Buying a Business in South Carolina
Buying a business can yield great profits in the future. However, individuals and companies hoping to buy businesses should be aware of the complications of the transaction.
Buying a business sometimes involves laws concerning mergers, acquisitions, negotiations or securities exchanges. These fields are governed by South Carolina and Federal law.
What Parts of the Business Am I Buying?
If a party wants to direct business operations, the best way is to acquire a right called "control". With control of a business, the party acquires all assets and the customer base of the business, plus it also assumed the company's debts. To make his decision, a buyer will want a complete picture of the financial position of the business. Through a process called "due diligence", a company's financials become clear. Through due diligence, federal and South Carolina guidelines are used to inform both parties, and there may be legal consequences for not following these guidelines properly. Following the process of due diligence dutifully is the best way to inform oneself for whether to buy a business. Also if the business is eventually bought, transfers of ownership happen much more easily once the process is followed.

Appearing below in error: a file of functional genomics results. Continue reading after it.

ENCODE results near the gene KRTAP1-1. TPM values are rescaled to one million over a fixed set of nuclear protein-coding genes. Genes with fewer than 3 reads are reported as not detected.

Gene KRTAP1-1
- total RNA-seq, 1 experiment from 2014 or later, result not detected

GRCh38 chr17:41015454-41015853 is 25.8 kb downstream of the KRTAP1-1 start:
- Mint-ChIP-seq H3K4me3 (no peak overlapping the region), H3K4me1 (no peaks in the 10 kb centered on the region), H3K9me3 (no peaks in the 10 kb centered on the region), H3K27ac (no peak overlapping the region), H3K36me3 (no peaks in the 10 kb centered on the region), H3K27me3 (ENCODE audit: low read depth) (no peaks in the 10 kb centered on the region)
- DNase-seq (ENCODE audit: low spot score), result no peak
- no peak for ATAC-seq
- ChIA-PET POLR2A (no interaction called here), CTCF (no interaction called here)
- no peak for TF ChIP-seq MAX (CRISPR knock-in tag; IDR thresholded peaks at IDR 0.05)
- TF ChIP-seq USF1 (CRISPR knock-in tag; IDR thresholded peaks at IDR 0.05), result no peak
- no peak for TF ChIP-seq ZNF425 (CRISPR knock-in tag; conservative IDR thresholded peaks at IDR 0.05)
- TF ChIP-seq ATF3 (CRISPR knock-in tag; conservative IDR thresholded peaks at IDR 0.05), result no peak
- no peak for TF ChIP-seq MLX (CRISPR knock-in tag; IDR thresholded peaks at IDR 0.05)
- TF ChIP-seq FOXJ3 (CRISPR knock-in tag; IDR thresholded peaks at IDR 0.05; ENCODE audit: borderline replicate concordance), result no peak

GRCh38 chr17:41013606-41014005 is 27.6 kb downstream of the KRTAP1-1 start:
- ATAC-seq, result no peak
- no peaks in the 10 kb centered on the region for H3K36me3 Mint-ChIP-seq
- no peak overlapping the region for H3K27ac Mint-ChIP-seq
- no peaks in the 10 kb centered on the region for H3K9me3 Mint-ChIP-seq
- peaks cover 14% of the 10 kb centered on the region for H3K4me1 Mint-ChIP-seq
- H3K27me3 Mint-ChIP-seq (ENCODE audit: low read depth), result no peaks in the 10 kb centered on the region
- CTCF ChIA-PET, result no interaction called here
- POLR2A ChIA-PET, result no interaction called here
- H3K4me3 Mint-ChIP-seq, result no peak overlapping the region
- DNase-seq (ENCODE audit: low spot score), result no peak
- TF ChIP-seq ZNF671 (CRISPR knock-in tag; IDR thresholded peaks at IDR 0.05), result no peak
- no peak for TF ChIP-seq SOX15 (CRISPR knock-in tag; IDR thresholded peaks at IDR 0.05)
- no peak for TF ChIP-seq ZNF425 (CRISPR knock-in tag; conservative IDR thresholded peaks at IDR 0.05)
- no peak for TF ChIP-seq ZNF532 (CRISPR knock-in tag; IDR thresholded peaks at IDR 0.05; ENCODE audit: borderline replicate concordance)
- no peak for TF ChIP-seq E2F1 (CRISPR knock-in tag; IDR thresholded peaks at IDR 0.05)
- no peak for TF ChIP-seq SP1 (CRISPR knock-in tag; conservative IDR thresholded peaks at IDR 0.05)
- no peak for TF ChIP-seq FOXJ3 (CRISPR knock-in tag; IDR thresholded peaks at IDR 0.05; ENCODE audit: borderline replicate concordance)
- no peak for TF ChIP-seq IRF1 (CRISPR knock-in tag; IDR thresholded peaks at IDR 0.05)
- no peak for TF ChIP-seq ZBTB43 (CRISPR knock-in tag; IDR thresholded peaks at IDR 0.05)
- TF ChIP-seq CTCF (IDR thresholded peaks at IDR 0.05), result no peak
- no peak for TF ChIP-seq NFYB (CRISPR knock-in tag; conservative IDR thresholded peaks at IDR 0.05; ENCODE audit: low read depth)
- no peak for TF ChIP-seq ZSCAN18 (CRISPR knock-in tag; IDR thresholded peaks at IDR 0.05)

How Much Will the Business Cost?
How much the right of control will cost depends on how much ownership stake is required. The value of the property of the business may add to the price as well. There are specific laws in South Carolina that dictate procedure for how the right of control of a company can be transferred and modified, and these procedures may make buying the business cheaper or more expensive, depending on a variety of factors.
How Can a Columbia Attorney Help?
South Carolina poses unique demands that a party purchasing a business must meet. Attorneys practicing in Columbia are knowledgeable in South Carolina law, and can find the cheapest way for you to purchase control of a business.